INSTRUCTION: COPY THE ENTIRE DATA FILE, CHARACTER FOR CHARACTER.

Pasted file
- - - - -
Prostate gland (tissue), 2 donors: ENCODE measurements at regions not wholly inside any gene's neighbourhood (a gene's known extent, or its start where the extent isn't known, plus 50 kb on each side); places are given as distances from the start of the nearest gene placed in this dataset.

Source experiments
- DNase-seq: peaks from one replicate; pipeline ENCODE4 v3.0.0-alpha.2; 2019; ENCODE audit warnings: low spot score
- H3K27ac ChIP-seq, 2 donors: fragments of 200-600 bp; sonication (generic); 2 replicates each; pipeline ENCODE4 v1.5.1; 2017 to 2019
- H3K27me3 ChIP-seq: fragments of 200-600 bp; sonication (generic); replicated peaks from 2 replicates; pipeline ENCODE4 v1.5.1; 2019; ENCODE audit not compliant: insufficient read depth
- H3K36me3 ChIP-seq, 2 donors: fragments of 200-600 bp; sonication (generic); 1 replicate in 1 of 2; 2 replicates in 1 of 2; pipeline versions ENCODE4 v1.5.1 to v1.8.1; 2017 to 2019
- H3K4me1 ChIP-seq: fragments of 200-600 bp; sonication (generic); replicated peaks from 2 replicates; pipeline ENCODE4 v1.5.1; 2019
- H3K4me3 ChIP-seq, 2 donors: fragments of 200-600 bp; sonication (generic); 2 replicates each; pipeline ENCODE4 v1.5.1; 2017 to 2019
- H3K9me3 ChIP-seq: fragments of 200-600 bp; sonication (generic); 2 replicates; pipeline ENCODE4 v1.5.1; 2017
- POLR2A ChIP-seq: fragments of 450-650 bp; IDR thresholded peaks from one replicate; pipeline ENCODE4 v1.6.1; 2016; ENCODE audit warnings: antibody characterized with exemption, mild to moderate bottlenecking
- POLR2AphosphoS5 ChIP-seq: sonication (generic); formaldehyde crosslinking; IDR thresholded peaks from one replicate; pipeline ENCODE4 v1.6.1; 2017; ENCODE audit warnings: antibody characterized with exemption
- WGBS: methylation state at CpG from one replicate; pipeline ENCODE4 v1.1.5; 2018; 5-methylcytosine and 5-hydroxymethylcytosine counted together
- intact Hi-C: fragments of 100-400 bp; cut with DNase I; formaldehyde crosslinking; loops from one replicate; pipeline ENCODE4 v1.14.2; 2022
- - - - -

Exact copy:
Prostate gland (tissue), 2 donors: ENCODE measurements at regions not wholly inside any gene's neighbourhood (a gene's known extent, or its start where the extent isn't known, plus 50 kb on each side); places are given as distances from the start of the nearest gene placed in this dataset.

Source experiments
- DNase-seq: peaks from one replicate; pipeline ENCODE4 v3.0.0-alpha.2; 2019; ENCODE audit warnings: low spot score
- H3K27ac ChIP-seq, 2 donors: fragments of 200-600 bp; sonication (generic); 2 replicates each; pipeline ENCODE4 v1.5.1; 2017 to 2019
- H3K27me3 ChIP-seq: fragments of 200-600 bp; sonication (generic); replicated peaks from 2 replicates; pipeline ENCODE4 v1.5.1; 2019; ENCODE audit not compliant: insufficient read depth
- H3K36me3 ChIP-seq, 2 donors: fragments of 200-600 bp; sonication (generic); 1 replicate in 1 of 2; 2 replicates in 1 of 2; pipeline versions ENCODE4 v1.5.1 to v1.8.1; 2017 to 2019
- H3K4me1 ChIP-seq: fragments of 200-600 bp; sonication (generic); replicated peaks from 2 replicates; pipeline ENCODE4 v1.5.1; 2019
- H3K4me3 ChIP-seq, 2 donors: fragments of 200-600 bp; sonication (generic); 2 replicates each; pipeline ENCODE4 v1.5.1; 2017 to 2019
- H3K9me3 ChIP-seq: fragments of 200-600 bp; sonication (generic); 2 replicates; pipeline ENCODE4 v1.5.1; 2017
- POLR2A ChIP-seq: fragments of 450-650 bp; IDR thresholded peaks from one replicate; pipeline ENCODE4 v1.6.1; 2016; ENCODE audit warnings: antibody characterized with exemption, mild to moderate bottlenecking
- POLR2AphosphoS5 ChIP-seq: sonication (generic); formaldehyde crosslinking; IDR thresholded peaks from one replicate; pipeline ENCODE4 v1.6.1; 2017; ENCODE audit warnings: antibody characterized with exemption
- WGBS: methylation state at CpG from one replicate; pipeline ENCODE4 v1.1.5; 2018; 5-methylcytosine and 5-hydroxymethylcytosine counted together
- intact Hi-C: fragments of 100-400 bp; cut with DNase I; formaldehyde crosslinking; loops from one replicate; pipeline ENCODE4 v1.14.2; 2022